The baseball world rubbed its eyes Wednesday morning, shook its head and thought: "Did that really happen?"
Restaurants in the nation’s capital started renaming menu items after a certain young pitcher, including one place that is now serving a “Strasburger” with 14 pickles — one for each strikeout.
In Cleveland, where the sequel plays on Sunday, the box office had a run on tickets — 3,000 sold in less than 24 hours.
And, yes, the topic was even raised in Congress – on the floor of the U.S. Senate.
Baseball has an overnight sensation. His name is Stephen Strasburg.
“We can only hope and pray that his arm holds up,” Senate Republican Leader Mitch McConnell said during an exchange with Democrat Harry Reid of Nevada, “and that he has the kind of career that everyone is anticipating. There was literally electricity in the air. It was an exciting event, and it was great to be there.”
“Really, for Washington, which has been so starved for a good athletic team of some kind — it was nice,” Reid responded.
Bipartisanship! Strasburg’s not only good for the Washington Nationals, he’s apparently a boon to the whole country.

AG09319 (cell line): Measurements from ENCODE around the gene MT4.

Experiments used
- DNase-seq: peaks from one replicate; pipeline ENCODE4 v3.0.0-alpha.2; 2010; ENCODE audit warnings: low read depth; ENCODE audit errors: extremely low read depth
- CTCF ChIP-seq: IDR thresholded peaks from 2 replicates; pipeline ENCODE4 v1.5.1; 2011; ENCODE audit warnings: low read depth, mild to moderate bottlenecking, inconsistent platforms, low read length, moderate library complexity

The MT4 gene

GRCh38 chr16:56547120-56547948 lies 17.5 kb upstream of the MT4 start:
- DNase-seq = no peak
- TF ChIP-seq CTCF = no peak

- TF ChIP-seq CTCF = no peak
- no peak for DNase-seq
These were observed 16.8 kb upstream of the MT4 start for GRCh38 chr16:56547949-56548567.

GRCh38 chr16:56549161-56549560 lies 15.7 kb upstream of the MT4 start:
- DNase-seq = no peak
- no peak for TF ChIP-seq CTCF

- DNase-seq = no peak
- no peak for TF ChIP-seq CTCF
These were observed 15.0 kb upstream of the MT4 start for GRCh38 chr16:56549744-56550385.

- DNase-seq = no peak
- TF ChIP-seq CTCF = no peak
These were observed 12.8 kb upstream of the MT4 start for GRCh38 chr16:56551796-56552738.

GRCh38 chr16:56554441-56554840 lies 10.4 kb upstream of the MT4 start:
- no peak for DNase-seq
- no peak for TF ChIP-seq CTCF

A day earlier, last year’s overall No. 1 draft pick, pitching before a stading-room-only crowd and seemingly oblivious to the incredible hype, had one of the best pitching debuts in major league history. He struck out 14, walked none, hit 100 mph on the stadium radar gun and thoroughly embarrassed the Pittsburgh Pirates over seven innings Tuesday night in a 5-2 victory.
“I think everybody in baseball watched him yesterday,” Milwaukee Brewers slugger Corey Hart said before his team’s game against the Chicago Cubs. “I think it’s impressive just because you obviously watch him pitch, and he’s really good, but to be able to overcome everything that was on his shoulders. … That’s a lot of pressure, and he was able to overcome it.”
The 21-year-old’s next start will be Sunday in Cleveland. The Indians, last in the AL Central and ranked last overall in attendance, are averaging just 15,527 fans at home games.
Strasburg’s stop in Cleveland is expected to draw the Indians’ second-largest crowd this season. The crowd will include 91-year-old Hall of Fame pitcher Bob Feller, whose entrance into the majors as a 17-year-old in 1936 created a similar national stir.
Feller didn’t seem overly excited to see Strasburg.
“Is he excited to see me? No,” Feller said. “I’ll be here. If he can throw 105 mph, I’ll tell him to throw his change-up at 102.”
The 34-inch, 32-ounce, black Mizuno bat that Pete Rose used for his final hit — No. 4,256 — is being auctioned by Lelands.com, which expects it to become one of the most expensive bats ever sold. Lelands.com president Mike Heffner said the highest auction price for a bat was $1.3 million, paid for the one that Babe Ruth used to hit his first homer at Yankee Stadium. … Brewers catcher Gregg Zaun will have season-ending shoulder surgery, which will likely finish the veteran’s short stint in Milwaukee and maybe his career. … Chicago Cubs third baseman Aramis Ramirez, who has a sore thumb, was placed on the 15-day disabled list. Infielder Chad Tracy was recalled from Triple-A Iowa.